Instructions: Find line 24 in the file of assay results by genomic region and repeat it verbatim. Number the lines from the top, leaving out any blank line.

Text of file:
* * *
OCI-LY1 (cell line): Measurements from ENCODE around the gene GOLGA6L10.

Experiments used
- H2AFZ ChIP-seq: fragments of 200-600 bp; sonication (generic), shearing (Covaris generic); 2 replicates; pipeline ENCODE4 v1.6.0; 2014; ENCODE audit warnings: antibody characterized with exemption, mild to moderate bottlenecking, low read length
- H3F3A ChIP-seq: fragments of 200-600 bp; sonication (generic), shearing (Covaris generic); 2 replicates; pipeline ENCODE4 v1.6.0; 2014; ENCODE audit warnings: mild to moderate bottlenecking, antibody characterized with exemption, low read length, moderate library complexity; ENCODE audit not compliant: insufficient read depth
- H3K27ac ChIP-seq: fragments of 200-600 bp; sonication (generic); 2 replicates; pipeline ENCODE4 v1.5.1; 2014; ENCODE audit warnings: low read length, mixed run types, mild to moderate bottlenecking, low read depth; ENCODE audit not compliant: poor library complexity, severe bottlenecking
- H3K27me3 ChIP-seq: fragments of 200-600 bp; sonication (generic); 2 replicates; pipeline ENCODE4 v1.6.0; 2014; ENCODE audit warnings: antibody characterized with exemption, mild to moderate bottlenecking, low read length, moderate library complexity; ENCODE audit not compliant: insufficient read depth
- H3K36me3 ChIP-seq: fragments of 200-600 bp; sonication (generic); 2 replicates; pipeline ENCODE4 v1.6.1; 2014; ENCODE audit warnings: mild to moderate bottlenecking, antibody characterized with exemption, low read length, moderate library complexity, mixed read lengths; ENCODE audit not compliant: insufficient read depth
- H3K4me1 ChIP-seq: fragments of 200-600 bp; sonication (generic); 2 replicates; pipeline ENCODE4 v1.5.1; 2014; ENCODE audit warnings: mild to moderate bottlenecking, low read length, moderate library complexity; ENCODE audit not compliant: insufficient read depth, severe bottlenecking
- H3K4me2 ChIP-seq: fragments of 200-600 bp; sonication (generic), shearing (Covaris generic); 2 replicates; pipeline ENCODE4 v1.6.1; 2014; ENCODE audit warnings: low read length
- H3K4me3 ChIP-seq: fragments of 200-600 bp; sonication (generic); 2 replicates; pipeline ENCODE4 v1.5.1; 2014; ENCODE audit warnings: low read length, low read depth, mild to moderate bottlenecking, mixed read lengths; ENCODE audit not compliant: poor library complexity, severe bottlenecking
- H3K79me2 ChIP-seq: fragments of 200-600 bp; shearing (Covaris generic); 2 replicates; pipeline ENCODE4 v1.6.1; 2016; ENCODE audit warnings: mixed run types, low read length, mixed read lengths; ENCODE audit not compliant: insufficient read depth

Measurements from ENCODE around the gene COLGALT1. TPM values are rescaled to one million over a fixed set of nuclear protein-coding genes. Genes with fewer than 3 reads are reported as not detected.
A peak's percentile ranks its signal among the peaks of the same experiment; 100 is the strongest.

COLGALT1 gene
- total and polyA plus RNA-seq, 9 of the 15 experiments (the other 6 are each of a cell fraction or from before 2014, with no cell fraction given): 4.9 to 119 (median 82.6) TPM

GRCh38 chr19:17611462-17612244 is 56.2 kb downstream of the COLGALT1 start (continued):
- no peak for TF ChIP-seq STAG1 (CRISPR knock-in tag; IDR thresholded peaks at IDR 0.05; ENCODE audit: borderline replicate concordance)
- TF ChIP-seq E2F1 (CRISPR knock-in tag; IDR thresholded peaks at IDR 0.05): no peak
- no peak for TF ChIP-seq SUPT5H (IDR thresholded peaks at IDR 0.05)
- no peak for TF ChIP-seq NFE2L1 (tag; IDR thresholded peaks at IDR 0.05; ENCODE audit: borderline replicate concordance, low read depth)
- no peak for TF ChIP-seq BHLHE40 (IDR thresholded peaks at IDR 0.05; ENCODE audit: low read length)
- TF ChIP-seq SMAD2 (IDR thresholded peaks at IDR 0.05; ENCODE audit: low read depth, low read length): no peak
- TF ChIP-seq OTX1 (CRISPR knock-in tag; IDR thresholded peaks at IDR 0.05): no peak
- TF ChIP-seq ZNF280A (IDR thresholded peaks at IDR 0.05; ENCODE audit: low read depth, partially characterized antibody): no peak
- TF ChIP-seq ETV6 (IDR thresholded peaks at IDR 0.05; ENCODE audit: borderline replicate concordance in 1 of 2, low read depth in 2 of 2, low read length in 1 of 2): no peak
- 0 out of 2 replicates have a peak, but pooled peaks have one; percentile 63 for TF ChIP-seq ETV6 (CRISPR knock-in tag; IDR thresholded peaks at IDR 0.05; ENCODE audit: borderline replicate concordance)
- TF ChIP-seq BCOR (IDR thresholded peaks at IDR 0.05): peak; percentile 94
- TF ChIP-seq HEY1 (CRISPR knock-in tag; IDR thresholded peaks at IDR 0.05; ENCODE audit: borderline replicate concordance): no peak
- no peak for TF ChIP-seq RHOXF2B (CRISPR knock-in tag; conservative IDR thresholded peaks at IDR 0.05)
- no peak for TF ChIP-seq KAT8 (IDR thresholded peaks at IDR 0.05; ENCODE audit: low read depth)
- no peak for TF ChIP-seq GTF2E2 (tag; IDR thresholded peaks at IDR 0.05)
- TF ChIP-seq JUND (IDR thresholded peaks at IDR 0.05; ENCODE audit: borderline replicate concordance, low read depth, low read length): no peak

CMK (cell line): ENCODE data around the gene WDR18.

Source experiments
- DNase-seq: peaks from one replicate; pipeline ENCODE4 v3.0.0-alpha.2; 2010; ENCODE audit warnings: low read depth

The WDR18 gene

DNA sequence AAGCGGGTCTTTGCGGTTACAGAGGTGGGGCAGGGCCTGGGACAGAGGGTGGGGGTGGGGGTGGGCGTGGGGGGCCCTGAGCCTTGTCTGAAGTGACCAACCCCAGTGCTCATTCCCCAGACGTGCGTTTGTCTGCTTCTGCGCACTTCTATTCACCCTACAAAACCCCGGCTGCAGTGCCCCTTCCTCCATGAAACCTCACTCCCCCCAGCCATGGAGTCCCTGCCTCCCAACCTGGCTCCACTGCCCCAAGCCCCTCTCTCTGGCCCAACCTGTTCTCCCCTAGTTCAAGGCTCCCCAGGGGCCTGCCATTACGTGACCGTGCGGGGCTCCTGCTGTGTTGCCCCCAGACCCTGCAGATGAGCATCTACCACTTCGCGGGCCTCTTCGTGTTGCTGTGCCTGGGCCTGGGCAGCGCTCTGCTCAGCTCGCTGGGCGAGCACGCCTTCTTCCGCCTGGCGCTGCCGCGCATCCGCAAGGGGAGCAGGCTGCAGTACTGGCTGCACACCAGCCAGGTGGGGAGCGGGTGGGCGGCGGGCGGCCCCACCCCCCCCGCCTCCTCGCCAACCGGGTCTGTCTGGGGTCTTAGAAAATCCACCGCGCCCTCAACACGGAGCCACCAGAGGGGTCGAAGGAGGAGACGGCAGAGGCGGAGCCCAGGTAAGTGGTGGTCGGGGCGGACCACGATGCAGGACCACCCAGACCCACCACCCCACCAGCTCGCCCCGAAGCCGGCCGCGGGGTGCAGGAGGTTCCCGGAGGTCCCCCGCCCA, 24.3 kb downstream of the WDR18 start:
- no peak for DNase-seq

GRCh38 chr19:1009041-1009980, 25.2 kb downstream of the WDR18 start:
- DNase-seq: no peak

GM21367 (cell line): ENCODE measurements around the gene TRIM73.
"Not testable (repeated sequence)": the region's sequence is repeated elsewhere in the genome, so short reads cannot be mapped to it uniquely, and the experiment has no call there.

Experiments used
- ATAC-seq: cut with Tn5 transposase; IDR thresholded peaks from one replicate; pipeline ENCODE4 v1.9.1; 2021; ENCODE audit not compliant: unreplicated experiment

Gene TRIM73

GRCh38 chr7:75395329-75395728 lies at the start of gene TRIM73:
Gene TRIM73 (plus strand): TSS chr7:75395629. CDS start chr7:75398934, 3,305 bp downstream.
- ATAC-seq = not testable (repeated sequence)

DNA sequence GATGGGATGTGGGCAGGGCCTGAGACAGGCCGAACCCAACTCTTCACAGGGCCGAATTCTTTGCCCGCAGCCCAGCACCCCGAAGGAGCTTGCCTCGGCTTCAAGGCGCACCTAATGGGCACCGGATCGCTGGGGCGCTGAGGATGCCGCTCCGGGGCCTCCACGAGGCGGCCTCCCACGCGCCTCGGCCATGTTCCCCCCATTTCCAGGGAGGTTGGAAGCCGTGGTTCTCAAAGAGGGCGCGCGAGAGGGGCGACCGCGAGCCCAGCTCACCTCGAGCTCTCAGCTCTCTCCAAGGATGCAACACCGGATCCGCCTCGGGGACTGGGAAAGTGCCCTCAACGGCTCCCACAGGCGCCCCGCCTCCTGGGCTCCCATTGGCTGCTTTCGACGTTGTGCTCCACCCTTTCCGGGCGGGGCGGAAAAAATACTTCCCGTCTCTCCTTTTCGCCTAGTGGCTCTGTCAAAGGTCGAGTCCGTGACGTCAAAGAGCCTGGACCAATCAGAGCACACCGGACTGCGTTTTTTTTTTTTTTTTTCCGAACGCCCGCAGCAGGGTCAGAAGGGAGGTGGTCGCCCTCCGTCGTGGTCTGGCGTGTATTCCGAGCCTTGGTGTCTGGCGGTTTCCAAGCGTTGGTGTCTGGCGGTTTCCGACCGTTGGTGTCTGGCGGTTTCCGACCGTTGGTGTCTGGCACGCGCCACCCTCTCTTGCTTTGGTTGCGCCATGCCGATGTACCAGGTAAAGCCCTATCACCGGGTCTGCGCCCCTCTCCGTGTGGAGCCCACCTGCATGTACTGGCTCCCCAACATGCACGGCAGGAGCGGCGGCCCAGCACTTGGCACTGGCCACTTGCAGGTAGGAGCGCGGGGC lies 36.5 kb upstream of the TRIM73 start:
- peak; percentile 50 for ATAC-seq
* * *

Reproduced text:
- TF ChIP-seq ZNF280A (IDR thresholded peaks at IDR 0.05; ENCODE audit: low read depth, partially characterized antibody): no peak